New country, new home?
Moldovan orphans visit area in program designed to find them new homes in America
Vladmir Modarca was given to an orphanage as a baby because his mother and siblings could not afford to care for him.
The 11-year-old boy hasn't seen that family again, and has never been a part of a family since.
That is until just after midnight yesterday, when he walked off a plane and cautiously smiled at the cheerful Rodriguez family of Stafford County. There were lots of tears, nodding and a bit of frustration because Vladmir and the Rodriguezes don't speak the same language.
Then Vladmir, who has short cropped blond hair and blue eyes, was handed a stuffed toy and given a hug. He smiled and reached out his hand.
Vladmir was one of 28 orphans from Moldova--a former Soviet state that neighbors Romania--to arrive in Arlington yesterday.
The children, ages 5 to 16, are being hosted by Fredericksburg-area families for the next 2 weeks. They will live with the families, attend camp at the YMCA and see area sites.
Although they will return to Moldova, the ultimate goal is to eventually get the children out of what has been called "Dickens- style" orphanages and adopted into area families.
The prospects for Vladmir are good.
Debbie Rodriguez recently miscarried, and when she and her two children heard about Vladmir they instantly agreed to host him. When Rodriguez discussed adopting Vladmir with her husband, Dan, he vowed: "If that boy doesn't have a family to go back to, he's going to be our son."
That's a fate International Family Services, a nonprofit adoption organization based in California, is hoping will be the case for all 28 children.
Fifteen area families are hosting the Moldovan children. And many of those families gathered at Reagan National Airport at 10 p.m. Wednesday, waving banners written in Russian, Romanian and English.
There was a two-hour delay, but when news came that the children were heading toward the arrival area, host families leapt up out of their seats, waving gifts and snapping pictures.
The 28 children marched up, bringing nothing but the clothes on their backs. Their eyes were bulging and mouths hung open as the host families cheered.
"They're all so beautiful," sobbed Rita Robles of Fredericksburg, who is hosting some of the children. "I want them all."
The children, who have not been told about adoption prospects, will return to Moldova in 2 weeks. But International Family Services is optimistic many of those children will come back to live permanently with U.S. families.
The adoption process takes six months and costs roughly $20,000.
The organization has brought hundreds of children to the United States from overseas during the past few years in the hopes of finding homes for them. Ninety percent get adopted.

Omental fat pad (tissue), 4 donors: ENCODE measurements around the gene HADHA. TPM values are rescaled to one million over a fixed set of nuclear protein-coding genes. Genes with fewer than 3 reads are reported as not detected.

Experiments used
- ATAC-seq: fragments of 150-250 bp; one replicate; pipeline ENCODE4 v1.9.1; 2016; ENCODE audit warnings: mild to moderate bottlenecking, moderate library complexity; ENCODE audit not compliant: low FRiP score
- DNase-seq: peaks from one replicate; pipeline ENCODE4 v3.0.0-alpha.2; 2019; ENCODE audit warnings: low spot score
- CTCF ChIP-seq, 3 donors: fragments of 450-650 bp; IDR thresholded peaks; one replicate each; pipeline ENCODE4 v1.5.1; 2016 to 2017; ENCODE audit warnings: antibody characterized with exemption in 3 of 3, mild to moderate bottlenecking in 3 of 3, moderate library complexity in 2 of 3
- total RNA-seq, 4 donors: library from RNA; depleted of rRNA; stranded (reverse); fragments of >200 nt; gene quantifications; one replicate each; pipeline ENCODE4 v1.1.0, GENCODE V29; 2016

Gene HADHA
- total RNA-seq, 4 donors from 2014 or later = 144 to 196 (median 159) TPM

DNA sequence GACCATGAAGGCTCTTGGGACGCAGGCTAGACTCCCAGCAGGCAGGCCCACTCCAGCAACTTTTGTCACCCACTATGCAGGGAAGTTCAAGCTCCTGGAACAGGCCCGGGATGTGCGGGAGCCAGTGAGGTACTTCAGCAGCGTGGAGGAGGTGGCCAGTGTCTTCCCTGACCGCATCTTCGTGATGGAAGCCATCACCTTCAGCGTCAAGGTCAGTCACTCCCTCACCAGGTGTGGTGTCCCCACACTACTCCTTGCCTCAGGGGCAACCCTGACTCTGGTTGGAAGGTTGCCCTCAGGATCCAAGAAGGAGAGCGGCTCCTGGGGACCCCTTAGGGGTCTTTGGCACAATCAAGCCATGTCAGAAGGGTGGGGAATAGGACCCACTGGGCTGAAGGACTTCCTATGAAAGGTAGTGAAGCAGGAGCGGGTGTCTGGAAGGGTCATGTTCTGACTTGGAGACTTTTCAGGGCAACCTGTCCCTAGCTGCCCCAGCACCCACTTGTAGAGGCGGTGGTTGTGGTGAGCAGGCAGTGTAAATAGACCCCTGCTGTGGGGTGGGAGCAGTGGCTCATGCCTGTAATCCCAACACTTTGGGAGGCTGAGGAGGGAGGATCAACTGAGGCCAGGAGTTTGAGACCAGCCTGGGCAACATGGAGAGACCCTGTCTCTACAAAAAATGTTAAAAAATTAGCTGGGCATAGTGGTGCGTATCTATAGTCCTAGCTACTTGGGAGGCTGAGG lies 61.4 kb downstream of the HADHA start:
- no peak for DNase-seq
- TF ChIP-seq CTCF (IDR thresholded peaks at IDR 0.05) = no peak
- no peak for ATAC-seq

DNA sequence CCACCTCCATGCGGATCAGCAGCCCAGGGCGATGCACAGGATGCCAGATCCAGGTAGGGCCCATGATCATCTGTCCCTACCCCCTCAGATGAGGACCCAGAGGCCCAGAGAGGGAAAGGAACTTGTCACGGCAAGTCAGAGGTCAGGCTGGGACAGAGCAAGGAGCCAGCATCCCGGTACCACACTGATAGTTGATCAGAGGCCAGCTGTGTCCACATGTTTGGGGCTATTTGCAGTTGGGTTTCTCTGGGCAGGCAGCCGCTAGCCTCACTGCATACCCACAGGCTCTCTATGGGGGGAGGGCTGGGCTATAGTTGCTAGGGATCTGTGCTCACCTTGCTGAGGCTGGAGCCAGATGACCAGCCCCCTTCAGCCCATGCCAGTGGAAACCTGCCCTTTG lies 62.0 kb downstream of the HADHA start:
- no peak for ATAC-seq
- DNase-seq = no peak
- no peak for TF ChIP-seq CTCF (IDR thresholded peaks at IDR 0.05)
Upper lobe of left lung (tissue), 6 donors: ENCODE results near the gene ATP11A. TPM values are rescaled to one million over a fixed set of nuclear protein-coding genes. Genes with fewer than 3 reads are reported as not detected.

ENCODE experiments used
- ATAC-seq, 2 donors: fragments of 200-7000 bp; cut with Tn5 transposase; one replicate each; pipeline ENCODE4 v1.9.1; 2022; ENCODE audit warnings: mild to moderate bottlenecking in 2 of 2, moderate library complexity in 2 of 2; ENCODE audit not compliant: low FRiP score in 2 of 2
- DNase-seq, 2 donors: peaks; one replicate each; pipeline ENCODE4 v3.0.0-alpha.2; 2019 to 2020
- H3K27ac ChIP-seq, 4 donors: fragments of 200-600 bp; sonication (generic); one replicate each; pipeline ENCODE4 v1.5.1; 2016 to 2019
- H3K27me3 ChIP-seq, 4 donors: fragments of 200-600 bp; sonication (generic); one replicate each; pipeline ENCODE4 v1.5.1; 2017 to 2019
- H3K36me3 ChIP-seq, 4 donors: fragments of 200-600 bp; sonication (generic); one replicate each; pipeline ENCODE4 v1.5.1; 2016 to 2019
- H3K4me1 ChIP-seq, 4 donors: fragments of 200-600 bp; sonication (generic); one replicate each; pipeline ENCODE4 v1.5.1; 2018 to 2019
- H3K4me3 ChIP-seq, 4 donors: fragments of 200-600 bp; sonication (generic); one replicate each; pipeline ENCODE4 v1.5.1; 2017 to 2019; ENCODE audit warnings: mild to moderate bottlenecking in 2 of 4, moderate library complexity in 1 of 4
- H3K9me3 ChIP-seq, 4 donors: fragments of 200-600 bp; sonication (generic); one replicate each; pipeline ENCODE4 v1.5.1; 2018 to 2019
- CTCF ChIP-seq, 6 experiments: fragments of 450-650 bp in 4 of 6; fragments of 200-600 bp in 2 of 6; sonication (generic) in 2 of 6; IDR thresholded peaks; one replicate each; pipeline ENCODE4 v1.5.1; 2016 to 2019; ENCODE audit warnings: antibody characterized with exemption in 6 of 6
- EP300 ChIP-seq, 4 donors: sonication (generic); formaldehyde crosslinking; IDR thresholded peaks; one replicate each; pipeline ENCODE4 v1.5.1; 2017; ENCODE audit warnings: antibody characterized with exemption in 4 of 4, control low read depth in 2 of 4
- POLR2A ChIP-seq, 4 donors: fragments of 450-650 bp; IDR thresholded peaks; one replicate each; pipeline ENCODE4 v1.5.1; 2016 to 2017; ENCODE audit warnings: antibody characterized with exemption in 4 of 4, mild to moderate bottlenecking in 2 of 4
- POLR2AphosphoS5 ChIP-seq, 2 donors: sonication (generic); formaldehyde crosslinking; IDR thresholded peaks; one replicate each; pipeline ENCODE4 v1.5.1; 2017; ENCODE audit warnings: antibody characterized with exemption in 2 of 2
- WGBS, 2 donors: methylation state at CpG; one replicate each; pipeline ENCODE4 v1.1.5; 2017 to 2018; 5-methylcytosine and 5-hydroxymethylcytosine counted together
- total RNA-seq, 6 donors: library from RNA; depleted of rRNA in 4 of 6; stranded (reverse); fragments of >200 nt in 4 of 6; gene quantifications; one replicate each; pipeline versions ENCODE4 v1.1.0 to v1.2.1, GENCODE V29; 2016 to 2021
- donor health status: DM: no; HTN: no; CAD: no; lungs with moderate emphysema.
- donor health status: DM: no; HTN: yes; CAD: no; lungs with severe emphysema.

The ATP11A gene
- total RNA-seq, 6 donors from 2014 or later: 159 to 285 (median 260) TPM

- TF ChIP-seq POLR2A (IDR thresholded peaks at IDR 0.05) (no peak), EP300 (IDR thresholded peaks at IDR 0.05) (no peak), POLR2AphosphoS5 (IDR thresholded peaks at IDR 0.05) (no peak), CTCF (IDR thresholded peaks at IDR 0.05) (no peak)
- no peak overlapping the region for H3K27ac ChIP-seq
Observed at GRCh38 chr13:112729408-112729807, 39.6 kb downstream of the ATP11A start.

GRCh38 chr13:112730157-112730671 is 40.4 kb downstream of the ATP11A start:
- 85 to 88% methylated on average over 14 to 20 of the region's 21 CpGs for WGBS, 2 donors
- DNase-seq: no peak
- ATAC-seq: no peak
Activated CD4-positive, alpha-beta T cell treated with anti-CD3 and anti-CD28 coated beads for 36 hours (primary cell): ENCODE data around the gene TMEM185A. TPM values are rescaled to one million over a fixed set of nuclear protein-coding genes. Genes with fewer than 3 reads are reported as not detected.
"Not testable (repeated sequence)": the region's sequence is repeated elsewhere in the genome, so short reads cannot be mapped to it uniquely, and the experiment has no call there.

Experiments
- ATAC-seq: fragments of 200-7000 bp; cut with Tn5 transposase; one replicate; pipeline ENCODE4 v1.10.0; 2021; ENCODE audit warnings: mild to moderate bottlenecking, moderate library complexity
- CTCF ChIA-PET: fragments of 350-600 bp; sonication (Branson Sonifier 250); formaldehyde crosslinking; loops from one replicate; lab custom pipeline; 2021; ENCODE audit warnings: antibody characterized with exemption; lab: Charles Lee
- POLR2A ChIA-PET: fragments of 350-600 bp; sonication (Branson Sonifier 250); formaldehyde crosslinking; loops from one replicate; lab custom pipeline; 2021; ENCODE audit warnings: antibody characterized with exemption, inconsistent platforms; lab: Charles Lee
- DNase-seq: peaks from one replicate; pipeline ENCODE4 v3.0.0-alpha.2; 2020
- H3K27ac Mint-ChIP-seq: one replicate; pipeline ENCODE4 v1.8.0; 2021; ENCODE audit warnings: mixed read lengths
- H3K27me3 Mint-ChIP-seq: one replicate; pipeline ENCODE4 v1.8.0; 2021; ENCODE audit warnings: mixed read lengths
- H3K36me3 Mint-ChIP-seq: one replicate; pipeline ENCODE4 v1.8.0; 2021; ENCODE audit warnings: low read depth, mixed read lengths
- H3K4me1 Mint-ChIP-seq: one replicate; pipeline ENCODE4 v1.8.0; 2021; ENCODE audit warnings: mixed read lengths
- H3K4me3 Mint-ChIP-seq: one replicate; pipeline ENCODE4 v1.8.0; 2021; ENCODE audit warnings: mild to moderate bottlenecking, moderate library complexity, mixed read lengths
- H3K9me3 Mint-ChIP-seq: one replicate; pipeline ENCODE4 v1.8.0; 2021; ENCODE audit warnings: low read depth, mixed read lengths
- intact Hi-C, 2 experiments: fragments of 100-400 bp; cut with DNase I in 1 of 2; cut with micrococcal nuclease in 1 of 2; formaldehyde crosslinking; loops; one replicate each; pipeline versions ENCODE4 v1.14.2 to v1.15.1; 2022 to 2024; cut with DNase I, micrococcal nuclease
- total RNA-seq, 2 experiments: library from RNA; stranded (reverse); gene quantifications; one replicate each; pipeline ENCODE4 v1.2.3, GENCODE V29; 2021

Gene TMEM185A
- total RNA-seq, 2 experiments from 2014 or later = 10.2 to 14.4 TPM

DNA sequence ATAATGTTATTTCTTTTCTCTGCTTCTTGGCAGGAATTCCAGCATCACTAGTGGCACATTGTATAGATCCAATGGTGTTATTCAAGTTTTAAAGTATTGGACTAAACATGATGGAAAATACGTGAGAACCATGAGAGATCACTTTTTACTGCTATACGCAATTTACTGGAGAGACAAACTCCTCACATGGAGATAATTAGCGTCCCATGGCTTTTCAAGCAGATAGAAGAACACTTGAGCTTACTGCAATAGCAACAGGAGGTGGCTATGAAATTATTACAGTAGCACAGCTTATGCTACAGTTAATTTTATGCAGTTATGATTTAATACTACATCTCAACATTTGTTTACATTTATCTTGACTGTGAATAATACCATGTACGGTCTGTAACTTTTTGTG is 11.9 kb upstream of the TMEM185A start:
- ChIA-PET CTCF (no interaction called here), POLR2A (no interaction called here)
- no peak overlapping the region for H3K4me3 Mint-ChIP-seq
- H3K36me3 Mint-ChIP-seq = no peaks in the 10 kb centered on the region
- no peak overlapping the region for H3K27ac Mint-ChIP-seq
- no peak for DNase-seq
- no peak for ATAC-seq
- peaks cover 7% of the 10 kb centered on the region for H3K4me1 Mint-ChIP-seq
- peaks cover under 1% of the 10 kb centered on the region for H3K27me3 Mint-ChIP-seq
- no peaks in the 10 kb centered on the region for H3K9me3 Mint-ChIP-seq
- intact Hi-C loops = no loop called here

"It's a phenomenal success," said Bob Mardock, the organization's president. "Families are afraid to adopt older children.
"They're scared they'll be a problem. But when they get to see them up close, they see the children don't grow fangs. They're just children needing a family."
He said horror stories about troubled youths being adopted out of orphanages in what was formerly the Soviet Union are exaggerated. Less than 5 percent of the couples adopting through International Family Services say they would not do it again, he said.
The Rodriguezes and a few other host families have already attempted to begin the adoption process.
Debbie Rodriguez and her children got a peek at Vladmir in a video months ago and began doing odd jobs to raise extra money. They delivered directories, substitute taught and mowed lawns. So far they've raised $1,200.
They began putting together money after they heard about the program this summer. Although International Family Services has brought children to the United States since 2000, this is the first time it has conducted a program in this area.
Joyce Schaller of Stafford adopted a Russian boy from an orphanage in St. Petersburg years ago. She is the director of Virginia Family Hope, which is affiliated with International Family Services.
She said the first plan for the Fredericksburg area was to bring Russian children to the United States. That fell through, so the organization attempted to find homes for Moldovan orphans this past July.
All the families were lined up, but just before the children were to arrive July 13, the Moldovan minister of education was demoted and the travel documents were invalidated.
"You should have heard me cursing," Schaller said at the time.
Many of the host families gave up, but not David Livianu, who lives in New York but works for International Family Services in Moldova.
"He worked relentlessly," Schaller said. "All summer long."
Livianu continued to lobby for the children to come to United States. He brought several children of Moldovan officials to New York for a vacation at his own expense.
"I tried to tell them this to help the children and everyone would be happy," he said.
Livianu visited hundreds of orphanages in Moldova. He said they usually house 400 kids in each. The country has a fledgling foster-care system, he said, but it is failing because of a lack of money.
A lack of money also is the reason Moldovans don't adopt these children, Livianu said.
"People there are just as nice as people here, but the average pay there is $75 a month," he said.
Livianu's efforts eventually paid off. A few weeks ago, the organization was told the children could come to America.
International Family Services purchased the tickets, but then Schaller was faced with the task of finding homes for them. Many of the host families had dropped out so she had to solicit new ones.
"I got the last family this week," she said.
Fifteen families from the Fredericksburg area are hosting the children, as well as their legal guardians and some translators.
"It's a lot of fun," Schaller said. "What better thing can you do than give people a family."